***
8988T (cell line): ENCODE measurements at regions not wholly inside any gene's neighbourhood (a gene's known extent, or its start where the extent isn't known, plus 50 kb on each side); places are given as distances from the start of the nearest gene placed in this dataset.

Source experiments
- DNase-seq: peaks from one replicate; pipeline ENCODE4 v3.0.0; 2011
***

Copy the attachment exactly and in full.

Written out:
8988T (cell line): ENCODE measurements at regions not wholly inside any gene's neighbourhood (a gene's known extent, or its start where the extent isn't known, plus 50 kb on each side); places are given as distances from the start of the nearest gene placed in this dataset.

Source experiments
- DNase-seq: peaks from one replicate; pipeline ENCODE4 v3.0.0; 2011